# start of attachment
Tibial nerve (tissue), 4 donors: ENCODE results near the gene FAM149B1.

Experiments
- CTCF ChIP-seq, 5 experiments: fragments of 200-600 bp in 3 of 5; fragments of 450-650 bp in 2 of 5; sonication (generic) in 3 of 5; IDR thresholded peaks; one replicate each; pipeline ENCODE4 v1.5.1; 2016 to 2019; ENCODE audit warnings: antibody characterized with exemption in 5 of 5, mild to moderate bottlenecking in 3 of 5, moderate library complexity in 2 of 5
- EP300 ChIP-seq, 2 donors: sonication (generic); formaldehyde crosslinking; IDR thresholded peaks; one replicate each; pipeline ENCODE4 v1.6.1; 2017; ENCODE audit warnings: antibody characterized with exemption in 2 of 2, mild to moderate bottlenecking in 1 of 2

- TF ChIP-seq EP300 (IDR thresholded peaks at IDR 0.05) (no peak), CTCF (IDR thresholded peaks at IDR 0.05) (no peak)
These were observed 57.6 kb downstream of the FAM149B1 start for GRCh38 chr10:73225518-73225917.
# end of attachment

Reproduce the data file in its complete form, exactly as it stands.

Tibial nerve (tissue), 4 donors: ENCODE results near the gene FAM149B1.

Experiments
- CTCF ChIP-seq, 5 experiments: fragments of 200-600 bp in 3 of 5; fragments of 450-650 bp in 2 of 5; sonication (generic) in 3 of 5; IDR thresholded peaks; one replicate each; pipeline ENCODE4 v1.5.1; 2016 to 2019; ENCODE audit warnings: antibody characterized with exemption in 5 of 5, mild to moderate bottlenecking in 3 of 5, moderate library complexity in 2 of 5
- EP300 ChIP-seq, 2 donors: sonication (generic); formaldehyde crosslinking; IDR thresholded peaks; one replicate each; pipeline ENCODE4 v1.6.1; 2017; ENCODE audit warnings: antibody characterized with exemption in 2 of 2, mild to moderate bottlenecking in 1 of 2

- TF ChIP-seq EP300 (IDR thresholded peaks at IDR 0.05) (no peak), CTCF (IDR thresholded peaks at IDR 0.05) (no peak)
These were observed 57.6 kb downstream of the FAM149B1 start for GRCh38 chr10:73225518-73225917.